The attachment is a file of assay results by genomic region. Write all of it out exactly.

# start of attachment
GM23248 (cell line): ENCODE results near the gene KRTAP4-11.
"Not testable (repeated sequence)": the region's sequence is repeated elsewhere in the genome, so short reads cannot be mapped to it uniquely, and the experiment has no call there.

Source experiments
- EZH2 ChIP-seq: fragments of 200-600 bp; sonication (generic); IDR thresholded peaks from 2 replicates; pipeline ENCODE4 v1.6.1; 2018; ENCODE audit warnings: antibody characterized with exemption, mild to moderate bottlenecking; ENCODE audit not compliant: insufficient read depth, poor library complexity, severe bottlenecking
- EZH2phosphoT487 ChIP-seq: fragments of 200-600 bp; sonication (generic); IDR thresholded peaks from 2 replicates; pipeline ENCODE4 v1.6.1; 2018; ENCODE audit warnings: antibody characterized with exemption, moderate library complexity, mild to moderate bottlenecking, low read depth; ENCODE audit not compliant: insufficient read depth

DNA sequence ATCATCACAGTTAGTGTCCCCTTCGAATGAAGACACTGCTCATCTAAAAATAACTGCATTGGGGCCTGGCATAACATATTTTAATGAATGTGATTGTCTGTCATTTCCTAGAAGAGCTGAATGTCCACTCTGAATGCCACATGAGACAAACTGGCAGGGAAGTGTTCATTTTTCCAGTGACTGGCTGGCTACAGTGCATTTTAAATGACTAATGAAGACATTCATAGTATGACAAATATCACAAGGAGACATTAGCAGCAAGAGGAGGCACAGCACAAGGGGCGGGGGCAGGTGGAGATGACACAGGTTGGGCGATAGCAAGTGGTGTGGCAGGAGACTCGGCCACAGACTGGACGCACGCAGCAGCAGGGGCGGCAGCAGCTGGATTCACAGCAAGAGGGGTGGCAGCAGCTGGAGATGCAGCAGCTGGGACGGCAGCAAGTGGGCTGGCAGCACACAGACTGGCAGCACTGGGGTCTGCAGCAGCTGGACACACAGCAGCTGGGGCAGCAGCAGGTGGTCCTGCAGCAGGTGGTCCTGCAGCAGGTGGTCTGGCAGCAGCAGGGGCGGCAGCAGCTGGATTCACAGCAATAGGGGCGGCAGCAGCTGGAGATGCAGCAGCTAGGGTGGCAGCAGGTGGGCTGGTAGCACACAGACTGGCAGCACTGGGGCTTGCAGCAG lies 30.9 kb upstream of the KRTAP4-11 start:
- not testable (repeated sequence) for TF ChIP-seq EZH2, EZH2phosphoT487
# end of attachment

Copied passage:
GM23248 (cell line): ENCODE results near the gene KRTAP4-11.
"Not testable (repeated sequence)": the region's sequence is repeated elsewhere in the genome, so short reads cannot be mapped to it uniquely, and the experiment has no call there.

Source experiments
- EZH2 ChIP-seq: fragments of 200-600 bp; sonication (generic); IDR thresholded peaks from 2 replicates; pipeline ENCODE4 v1.6.1; 2018; ENCODE audit warnings: antibody characterized with exemption, mild to moderate bottlenecking; ENCODE audit not compliant: insufficient read depth, poor library complexity, severe bottlenecking
- EZH2phosphoT487 ChIP-seq: fragments of 200-600 bp; sonication (generic); IDR thresholded peaks from 2 replicates; pipeline ENCODE4 v1.6.1; 2018; ENCODE audit warnings: antibody characterized with exemption, moderate library complexity, mild to moderate bottlenecking, low read depth; ENCODE audit not compliant: insufficient read depth

DNA sequence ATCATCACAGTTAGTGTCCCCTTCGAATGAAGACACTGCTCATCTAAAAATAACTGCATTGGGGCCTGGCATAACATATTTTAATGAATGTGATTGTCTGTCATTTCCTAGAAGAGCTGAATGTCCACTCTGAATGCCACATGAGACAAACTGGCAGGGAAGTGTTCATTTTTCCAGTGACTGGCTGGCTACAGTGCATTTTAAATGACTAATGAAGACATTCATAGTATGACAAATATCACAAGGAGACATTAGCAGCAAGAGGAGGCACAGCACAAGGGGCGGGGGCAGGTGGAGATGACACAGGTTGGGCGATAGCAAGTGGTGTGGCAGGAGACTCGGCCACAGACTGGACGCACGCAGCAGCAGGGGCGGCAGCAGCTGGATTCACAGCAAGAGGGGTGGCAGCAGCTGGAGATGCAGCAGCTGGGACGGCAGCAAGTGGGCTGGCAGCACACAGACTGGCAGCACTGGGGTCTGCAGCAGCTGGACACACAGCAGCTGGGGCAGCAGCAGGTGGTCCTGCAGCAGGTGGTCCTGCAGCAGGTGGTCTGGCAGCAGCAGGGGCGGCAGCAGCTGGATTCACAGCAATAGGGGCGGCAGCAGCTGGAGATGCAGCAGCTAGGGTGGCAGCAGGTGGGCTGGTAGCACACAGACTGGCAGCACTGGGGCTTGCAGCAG lies 30.9 kb upstream of the KRTAP4-11 start:
- not testable (repeated sequence) for TF ChIP-seq EZH2, EZH2phosphoT487